U.S. stock index futures signal early losses
PARIS Oct 8 (Reuters) - U.S. stock index futures pointed to a lower open on Wall Street on Monday, with futures for the S&P 500 down 0.43 percent, Dow Jones futures down 0.34 percent and Nasdaq 100 futures down 0.47 percent at 0833 GMT.
* European shares were down around 1 percent in morning trade, with oil and gold also retreating as worries over the global economic outlook and its impact on the coming corporate earnings season weighed on investor sentiment and eclipsed Friday's surprise drop in U.S. unemployment rate.
* The World Bank cut its estimate for East Asian growth including for China, and this has undone some of the positive sentiment that followed Friday's sharp drop in U.S. unemployment for September.
* China's top telecoms gear makers should be shut out of the U.S. market as potential Chinese state influence on them poses a security threat, the U.S. House of Representatives' Intelligence Committee said in a draft of a report to be released on Monday.
* Wal-Mart Stores Inc and American Express will hold a conference call on Monday to make a financial services announcement, the two companies said in a statement on Sunday.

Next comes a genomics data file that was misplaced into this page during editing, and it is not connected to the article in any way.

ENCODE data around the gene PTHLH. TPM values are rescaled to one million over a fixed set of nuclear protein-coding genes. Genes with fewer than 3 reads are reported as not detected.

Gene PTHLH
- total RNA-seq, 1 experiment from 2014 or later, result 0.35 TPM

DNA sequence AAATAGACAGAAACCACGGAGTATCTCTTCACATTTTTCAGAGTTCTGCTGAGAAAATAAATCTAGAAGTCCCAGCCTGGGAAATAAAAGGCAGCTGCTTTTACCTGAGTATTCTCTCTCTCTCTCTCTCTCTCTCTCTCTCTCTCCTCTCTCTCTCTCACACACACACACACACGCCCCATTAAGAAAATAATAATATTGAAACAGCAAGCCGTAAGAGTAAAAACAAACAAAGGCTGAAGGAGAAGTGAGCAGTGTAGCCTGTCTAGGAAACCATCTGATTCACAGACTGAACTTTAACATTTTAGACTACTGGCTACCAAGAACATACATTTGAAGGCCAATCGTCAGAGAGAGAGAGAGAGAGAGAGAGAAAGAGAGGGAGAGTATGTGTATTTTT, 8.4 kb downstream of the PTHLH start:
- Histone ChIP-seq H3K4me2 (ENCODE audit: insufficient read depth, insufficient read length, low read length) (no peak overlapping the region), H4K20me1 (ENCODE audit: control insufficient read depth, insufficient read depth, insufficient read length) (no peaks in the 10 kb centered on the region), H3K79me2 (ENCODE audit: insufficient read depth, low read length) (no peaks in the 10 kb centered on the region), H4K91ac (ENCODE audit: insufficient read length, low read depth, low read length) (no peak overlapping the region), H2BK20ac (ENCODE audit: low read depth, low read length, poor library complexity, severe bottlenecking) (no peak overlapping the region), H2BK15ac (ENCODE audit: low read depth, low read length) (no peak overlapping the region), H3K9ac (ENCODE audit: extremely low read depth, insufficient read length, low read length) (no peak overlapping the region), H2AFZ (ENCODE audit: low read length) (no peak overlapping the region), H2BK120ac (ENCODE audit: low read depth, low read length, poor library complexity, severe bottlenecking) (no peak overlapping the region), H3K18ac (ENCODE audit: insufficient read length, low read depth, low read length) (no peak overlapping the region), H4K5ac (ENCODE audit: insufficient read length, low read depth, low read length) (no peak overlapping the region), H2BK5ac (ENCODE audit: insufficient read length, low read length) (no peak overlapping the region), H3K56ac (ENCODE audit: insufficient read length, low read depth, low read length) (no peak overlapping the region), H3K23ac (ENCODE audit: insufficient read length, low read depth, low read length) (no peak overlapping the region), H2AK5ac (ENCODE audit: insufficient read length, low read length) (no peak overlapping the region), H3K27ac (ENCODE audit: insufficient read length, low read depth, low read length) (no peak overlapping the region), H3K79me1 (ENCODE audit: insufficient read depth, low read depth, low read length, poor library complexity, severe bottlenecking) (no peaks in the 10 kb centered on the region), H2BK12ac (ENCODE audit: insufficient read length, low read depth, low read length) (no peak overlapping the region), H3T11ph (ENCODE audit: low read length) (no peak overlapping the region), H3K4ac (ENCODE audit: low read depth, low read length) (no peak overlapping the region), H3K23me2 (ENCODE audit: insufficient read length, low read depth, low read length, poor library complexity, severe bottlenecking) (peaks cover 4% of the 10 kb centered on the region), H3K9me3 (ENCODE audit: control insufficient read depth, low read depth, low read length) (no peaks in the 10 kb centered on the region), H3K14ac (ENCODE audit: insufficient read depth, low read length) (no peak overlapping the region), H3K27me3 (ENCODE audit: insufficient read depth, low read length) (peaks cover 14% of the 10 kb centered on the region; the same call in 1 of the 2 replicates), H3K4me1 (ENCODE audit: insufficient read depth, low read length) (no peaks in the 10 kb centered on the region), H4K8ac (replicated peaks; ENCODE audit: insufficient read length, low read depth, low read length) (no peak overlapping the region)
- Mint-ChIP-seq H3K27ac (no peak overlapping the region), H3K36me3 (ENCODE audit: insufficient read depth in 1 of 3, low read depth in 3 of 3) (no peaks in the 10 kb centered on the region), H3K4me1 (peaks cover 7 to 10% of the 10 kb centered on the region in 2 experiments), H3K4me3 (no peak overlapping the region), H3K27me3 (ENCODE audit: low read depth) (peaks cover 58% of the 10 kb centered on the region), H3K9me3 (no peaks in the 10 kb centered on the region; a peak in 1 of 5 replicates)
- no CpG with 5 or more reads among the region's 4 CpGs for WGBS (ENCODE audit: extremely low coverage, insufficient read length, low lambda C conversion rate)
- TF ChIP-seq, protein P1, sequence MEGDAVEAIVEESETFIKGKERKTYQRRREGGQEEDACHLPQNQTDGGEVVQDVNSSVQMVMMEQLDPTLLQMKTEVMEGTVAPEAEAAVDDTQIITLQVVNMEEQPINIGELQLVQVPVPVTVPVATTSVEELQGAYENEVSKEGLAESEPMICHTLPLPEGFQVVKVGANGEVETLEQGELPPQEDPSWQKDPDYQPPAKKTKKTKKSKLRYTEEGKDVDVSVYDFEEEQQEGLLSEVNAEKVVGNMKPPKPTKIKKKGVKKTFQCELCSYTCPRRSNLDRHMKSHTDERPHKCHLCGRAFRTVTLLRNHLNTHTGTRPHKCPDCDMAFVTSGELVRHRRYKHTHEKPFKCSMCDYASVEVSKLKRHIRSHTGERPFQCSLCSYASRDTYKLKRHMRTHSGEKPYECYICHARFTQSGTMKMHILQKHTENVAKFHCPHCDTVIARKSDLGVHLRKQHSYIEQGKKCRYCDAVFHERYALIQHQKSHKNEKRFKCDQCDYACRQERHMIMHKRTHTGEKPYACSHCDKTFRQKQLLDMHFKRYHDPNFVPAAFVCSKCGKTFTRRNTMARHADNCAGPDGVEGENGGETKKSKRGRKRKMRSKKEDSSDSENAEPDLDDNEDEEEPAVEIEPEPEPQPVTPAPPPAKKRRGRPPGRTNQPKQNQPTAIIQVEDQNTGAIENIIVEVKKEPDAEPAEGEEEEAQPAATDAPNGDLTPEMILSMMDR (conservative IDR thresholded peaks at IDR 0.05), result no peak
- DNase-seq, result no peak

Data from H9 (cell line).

* General Motors Co and its China joint ventures sold 244,266 v vehicles in the country in September, up 1.7 percent from a year earlier, the U.S. automaker said on Monday.
* Trading volumes on Wall Street were expected to be muted on Monday because of the Columbus Day holiday, with U.S. bond markets closed.
* The S&P 500 broke a four-day string of gains, ending slightly lower on Friday as an unexpected drop in the U.S. unemployment rate was overshadowed by concerns about the coming earnings season, which begins with Alcoa next week.
* The Dow Jones industrial average rose 34.79 points, or 0.26 percent, to 13,610.15 at the close. The Standard & Poor's 500 Index dipped just 0.47 of a point, or 0.03 percent, to 1,460.93. The Nasdaq Composite Index slipped 13.27 points, or 0.42 percent, to end at 3,136.19. (Reporting by Blaise Robinson/editing by Editing by Chris Pizzey, London MPG Desk, +44 (0)207 542-4441)
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